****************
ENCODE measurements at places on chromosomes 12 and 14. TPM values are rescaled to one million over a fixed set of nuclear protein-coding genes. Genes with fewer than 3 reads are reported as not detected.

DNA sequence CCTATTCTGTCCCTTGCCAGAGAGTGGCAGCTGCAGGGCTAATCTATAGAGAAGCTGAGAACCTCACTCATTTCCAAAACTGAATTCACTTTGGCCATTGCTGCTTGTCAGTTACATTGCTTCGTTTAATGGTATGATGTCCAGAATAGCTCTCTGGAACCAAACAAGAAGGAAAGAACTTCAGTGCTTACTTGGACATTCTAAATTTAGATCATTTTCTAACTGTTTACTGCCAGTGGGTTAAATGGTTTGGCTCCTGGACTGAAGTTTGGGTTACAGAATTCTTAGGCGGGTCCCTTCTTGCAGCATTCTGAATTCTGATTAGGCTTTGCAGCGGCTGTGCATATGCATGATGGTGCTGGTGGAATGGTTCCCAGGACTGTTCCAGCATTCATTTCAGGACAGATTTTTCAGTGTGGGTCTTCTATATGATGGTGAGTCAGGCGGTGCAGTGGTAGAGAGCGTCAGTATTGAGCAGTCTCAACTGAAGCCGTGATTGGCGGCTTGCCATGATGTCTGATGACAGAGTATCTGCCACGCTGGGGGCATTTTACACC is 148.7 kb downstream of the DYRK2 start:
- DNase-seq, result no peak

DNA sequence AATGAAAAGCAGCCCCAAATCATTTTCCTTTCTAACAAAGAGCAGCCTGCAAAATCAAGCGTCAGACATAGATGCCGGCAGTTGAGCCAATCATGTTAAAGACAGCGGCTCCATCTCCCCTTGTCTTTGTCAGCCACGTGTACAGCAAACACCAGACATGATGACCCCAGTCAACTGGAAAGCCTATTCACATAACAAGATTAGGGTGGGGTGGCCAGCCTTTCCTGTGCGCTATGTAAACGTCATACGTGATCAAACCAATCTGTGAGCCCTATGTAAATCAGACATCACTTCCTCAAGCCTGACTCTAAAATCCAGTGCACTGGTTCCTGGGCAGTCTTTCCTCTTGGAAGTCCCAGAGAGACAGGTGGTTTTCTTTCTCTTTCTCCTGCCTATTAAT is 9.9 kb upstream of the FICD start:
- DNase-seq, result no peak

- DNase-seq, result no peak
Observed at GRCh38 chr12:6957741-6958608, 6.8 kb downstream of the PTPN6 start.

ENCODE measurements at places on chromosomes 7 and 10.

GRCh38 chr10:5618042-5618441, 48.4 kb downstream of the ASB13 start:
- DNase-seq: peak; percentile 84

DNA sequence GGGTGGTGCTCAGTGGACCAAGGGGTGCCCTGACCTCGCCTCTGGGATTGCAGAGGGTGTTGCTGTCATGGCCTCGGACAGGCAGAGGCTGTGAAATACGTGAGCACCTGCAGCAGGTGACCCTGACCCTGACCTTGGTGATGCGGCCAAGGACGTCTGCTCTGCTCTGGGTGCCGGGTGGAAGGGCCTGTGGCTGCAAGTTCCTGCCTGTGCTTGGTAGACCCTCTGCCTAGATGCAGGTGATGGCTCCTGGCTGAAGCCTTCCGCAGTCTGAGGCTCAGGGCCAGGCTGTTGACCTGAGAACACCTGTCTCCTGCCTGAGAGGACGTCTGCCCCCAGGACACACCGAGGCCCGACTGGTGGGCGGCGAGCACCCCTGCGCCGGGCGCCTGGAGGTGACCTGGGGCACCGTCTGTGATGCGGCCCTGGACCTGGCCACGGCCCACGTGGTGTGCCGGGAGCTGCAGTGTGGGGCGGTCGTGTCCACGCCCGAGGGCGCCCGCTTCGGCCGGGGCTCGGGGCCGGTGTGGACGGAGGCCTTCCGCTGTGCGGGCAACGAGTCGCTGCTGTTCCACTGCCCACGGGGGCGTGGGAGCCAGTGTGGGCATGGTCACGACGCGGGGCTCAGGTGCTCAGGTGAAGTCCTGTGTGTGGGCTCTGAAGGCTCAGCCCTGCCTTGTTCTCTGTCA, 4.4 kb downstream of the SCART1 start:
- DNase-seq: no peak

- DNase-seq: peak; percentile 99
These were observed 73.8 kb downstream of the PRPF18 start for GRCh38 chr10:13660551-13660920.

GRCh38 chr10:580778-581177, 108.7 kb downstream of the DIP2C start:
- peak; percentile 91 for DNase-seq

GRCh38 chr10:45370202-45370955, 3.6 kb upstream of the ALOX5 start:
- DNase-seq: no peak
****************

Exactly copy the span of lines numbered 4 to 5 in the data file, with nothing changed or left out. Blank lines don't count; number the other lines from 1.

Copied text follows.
DNA sequence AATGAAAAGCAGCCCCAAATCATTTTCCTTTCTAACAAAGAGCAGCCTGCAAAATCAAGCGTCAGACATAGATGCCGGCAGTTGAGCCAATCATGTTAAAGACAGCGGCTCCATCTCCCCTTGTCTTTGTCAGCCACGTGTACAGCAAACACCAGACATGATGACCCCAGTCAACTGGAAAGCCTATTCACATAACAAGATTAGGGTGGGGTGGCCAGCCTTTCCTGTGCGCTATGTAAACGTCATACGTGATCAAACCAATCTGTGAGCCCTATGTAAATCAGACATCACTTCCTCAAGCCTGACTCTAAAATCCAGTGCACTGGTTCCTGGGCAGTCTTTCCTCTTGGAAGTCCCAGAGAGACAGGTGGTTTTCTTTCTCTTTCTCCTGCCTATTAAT is 9.9 kb upstream of the FICD start:
- DNase-seq, result no peak